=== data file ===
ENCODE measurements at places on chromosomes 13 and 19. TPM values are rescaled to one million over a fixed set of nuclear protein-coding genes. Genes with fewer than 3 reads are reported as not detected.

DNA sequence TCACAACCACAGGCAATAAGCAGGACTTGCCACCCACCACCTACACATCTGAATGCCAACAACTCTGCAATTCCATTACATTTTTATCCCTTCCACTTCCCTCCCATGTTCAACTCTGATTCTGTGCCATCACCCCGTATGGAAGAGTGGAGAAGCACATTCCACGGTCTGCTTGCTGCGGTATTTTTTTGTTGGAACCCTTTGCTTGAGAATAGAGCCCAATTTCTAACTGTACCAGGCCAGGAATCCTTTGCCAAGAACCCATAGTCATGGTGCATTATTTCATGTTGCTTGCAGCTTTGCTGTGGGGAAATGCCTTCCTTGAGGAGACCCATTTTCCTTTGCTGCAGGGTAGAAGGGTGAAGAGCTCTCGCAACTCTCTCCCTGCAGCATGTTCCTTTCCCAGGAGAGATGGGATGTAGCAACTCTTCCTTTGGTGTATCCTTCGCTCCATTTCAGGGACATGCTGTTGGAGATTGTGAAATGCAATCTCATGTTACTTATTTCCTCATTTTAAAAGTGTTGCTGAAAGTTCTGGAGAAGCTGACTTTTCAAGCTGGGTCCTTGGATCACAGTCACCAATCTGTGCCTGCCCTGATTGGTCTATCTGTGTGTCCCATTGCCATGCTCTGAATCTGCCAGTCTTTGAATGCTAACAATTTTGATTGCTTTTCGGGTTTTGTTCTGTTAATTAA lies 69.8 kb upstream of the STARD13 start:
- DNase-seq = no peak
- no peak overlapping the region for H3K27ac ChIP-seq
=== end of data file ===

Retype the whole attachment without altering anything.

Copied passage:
ENCODE measurements at places on chromosomes 13 and 19. TPM values are rescaled to one million over a fixed set of nuclear protein-coding genes. Genes with fewer than 3 reads are reported as not detected.

DNA sequence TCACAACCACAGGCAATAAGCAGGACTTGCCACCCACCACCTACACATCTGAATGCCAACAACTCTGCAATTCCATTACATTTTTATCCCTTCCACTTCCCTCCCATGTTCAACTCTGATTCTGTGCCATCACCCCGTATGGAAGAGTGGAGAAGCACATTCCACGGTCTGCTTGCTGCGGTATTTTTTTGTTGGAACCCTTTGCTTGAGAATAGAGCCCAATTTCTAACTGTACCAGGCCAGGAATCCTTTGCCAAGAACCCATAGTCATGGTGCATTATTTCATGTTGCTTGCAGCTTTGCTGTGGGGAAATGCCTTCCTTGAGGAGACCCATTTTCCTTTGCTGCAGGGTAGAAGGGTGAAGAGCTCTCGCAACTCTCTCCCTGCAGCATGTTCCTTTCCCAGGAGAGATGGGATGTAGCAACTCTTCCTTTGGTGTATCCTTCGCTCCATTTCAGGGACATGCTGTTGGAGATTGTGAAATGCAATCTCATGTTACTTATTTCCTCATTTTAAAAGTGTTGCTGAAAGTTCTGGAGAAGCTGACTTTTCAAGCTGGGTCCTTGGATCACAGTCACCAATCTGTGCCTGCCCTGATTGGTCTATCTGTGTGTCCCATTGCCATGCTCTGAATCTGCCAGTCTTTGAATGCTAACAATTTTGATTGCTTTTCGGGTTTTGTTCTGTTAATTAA lies 69.8 kb upstream of the STARD13 start:
- DNase-seq = no peak
- no peak overlapping the region for H3K27ac ChIP-seq